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Biographical Memoirs: Charles Greeley Abbot

Warner, Deborah Jean
Biographical Memoirs: Charles Greeley Abbot
Henry, Joseph
Data Source:
Smithsonian Archives - History Div
In this annual journal of the American Philosophical Society, the author offers a biography of Charles Greeley Abbot, the fifth Secretary of the Smithsonian Institution. After receiving a master's degree in physics from the Massachusetts Institute of Technology, he began his life-long connection with the Smithsonian Institution in June of 1895, when he was hired as an assistant in the Smithsonian Astrophysical Laboratory (SAO), America's first publicly funded observatory devoted to astrophysical work. In 1907 Abbot succeeded Samuel Pierpont Langley (who was also the third Smithsonian Secretary) as director of the SAO, a position Abbot held until 1944. From 1918 to 1928 he served as assistant secretary, and from 1928 to 1944 as Secretary of the Smithsonian Institution; Abbot remained an active Smithsonian research associate until his death in 1973 at the age of 101.
Abbot was first and foremost an observational astronomer. Under his direction the SAO established four solar-observing stations around the world to fulfill one of its primary tasks: study of the solar constant, which is the intensity of solar radiation above the earth's atmosphere. Abbot perfected equipment needed to measure and study the constant, and worked to discover its influence on earth's weather patterns. The first Smithsonian Secretary, Joseph Henry, was a scientist who believed that scientific principles were of higher importance than their practical results, and wrote in 1850 that it would be beneath his dignity as a scientist to patent applications of his discoveries; Abbot believed differently, however, and during his career obtained at least sixteen patents, the majority dealing with the utilization of solar energy.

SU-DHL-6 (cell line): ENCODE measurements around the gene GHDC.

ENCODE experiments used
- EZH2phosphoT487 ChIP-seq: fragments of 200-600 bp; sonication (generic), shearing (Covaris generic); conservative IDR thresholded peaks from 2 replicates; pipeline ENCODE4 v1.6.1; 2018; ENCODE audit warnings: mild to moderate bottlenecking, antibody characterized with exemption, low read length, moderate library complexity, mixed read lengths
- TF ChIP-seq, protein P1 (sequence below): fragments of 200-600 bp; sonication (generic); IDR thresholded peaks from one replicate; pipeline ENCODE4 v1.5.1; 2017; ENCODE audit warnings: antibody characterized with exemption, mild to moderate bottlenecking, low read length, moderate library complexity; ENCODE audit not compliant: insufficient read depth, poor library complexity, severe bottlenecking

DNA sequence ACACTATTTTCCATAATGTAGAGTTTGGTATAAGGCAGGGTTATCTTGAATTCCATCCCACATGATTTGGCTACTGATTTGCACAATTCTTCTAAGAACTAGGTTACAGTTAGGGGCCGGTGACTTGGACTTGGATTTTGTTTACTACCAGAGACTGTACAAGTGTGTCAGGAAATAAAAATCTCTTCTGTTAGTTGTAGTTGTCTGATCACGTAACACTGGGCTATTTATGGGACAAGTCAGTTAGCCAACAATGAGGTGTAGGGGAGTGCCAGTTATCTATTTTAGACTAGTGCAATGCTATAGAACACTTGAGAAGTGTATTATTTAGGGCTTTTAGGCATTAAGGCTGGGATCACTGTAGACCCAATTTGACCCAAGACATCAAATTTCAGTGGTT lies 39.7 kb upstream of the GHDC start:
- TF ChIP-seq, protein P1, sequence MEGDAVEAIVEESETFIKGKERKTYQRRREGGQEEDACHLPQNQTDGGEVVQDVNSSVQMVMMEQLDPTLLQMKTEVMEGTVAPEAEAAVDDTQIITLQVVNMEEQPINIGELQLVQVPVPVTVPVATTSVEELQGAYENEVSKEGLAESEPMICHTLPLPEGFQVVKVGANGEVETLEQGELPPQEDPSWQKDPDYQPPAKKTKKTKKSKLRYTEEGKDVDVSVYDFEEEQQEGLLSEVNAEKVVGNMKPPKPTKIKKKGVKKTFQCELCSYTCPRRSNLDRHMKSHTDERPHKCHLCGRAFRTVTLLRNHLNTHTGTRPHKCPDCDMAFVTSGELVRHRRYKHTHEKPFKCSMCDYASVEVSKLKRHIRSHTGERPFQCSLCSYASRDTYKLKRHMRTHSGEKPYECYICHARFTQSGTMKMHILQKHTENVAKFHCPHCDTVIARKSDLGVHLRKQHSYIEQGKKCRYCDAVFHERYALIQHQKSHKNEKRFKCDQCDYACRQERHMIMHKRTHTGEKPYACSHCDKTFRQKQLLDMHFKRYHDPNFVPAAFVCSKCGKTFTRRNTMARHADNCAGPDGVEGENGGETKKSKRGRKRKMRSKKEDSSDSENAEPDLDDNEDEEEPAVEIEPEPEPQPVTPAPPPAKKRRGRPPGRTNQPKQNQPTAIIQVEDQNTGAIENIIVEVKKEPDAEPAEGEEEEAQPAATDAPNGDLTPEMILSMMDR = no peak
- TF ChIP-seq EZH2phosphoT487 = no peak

One of the challenges facing Abbot during his tenure as Secretary was directing the Smithsonian during the Great Depression years when, instead of working to institute new programs, budgetary constraints called for Abbot to develop new funding sources to maintain existing programs. To lead this effort, he edited and help write the profitable Smithsonian Scientific Series; he was also able to obtain a new art collection, organize a deep sea expedition, and establish a new Smithsonian division during his years as Secretary. Abbot published many scientific and technical writings, received a number of honors and awards, and contributed to other scientific efforts during his long life.
Contained in:
The American Philosophical Society Year Book 1975 (Annual Journal)
Weather forecasting, Solar constant, Biography, Astrophysics, Astronomy, Secretaries, Observatories, Solar energy
Henry, Joseph 1797-1878, Abbot, C. G (Charles Greeley) b. 1872, Smithsonian Astrophysical Observatory
Smithsonian Institution History Bibliography
Physical Description:
pgs. 111-116
Full Record:!sichronology&uri=full=3100001~!3703~!0#focus

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